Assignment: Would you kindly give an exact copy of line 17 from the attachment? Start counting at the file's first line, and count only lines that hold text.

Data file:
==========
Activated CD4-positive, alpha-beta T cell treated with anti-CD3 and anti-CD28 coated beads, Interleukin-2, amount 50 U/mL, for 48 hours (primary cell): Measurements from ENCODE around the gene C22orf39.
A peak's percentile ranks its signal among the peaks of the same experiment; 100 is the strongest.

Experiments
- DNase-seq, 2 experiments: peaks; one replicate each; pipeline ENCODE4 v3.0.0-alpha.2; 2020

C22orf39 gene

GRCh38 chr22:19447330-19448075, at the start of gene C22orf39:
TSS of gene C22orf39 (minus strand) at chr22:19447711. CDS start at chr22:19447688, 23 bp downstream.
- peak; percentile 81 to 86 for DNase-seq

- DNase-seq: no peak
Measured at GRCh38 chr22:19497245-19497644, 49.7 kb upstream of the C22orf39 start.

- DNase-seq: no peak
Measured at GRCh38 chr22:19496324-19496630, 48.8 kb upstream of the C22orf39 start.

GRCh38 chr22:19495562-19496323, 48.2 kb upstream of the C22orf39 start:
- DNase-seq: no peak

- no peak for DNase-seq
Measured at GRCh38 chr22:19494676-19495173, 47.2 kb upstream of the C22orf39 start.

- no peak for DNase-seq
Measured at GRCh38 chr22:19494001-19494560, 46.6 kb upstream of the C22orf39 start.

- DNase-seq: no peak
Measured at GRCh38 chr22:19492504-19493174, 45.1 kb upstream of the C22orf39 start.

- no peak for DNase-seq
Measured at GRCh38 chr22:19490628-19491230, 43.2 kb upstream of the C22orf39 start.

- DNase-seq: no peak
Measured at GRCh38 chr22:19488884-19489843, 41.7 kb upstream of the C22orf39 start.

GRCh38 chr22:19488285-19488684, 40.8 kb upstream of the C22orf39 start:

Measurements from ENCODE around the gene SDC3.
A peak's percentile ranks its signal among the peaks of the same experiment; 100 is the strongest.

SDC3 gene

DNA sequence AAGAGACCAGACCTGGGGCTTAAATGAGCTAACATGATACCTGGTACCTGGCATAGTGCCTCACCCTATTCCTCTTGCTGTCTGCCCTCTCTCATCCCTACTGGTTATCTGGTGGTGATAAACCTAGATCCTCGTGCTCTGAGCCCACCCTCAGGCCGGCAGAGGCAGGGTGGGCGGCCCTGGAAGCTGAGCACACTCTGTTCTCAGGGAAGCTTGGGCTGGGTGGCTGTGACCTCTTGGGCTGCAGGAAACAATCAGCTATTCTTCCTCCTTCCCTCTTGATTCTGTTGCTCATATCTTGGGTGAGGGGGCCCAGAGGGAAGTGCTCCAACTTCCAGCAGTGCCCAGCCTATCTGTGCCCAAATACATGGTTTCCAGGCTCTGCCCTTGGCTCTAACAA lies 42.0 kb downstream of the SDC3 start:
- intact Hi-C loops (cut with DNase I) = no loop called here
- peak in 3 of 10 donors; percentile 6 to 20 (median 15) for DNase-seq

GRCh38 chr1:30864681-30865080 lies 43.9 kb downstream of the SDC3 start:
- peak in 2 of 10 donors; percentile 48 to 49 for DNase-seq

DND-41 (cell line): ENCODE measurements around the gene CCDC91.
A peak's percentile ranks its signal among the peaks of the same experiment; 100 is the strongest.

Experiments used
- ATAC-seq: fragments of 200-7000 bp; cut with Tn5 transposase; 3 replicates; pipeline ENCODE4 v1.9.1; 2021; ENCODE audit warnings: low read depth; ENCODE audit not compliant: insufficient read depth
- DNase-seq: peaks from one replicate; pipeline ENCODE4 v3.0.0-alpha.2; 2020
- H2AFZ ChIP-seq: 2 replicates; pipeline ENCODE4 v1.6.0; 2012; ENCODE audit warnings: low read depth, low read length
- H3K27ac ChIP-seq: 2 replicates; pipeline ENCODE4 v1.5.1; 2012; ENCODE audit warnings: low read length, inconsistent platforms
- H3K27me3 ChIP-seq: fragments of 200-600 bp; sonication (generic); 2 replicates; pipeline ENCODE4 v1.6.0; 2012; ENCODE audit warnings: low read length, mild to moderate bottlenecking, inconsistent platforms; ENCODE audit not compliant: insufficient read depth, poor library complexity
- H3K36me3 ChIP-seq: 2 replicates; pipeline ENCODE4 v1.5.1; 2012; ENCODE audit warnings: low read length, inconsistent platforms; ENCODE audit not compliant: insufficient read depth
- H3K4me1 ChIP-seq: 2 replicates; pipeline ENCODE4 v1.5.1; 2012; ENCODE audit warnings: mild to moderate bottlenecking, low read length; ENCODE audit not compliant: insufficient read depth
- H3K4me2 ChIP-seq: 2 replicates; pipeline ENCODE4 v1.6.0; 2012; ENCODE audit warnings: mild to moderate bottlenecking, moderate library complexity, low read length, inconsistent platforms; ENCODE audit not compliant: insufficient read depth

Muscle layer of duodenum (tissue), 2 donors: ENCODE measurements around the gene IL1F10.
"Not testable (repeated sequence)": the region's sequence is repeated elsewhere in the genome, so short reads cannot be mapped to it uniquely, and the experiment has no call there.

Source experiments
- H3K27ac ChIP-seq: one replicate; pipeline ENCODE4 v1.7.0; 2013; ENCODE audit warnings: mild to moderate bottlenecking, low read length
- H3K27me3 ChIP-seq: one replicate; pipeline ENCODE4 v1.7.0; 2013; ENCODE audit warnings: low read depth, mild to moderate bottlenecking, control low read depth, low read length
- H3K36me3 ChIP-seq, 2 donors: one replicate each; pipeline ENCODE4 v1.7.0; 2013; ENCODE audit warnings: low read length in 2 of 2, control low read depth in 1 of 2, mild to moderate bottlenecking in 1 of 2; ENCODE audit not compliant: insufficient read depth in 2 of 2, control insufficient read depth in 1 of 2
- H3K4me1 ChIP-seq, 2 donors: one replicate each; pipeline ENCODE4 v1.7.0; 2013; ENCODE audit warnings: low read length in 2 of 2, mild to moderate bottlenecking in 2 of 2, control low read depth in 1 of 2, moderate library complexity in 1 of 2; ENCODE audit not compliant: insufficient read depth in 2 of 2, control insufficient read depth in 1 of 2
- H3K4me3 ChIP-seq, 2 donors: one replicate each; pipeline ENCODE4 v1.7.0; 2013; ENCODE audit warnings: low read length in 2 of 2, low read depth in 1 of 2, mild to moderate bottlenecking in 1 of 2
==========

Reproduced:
- no peak for DNase-seq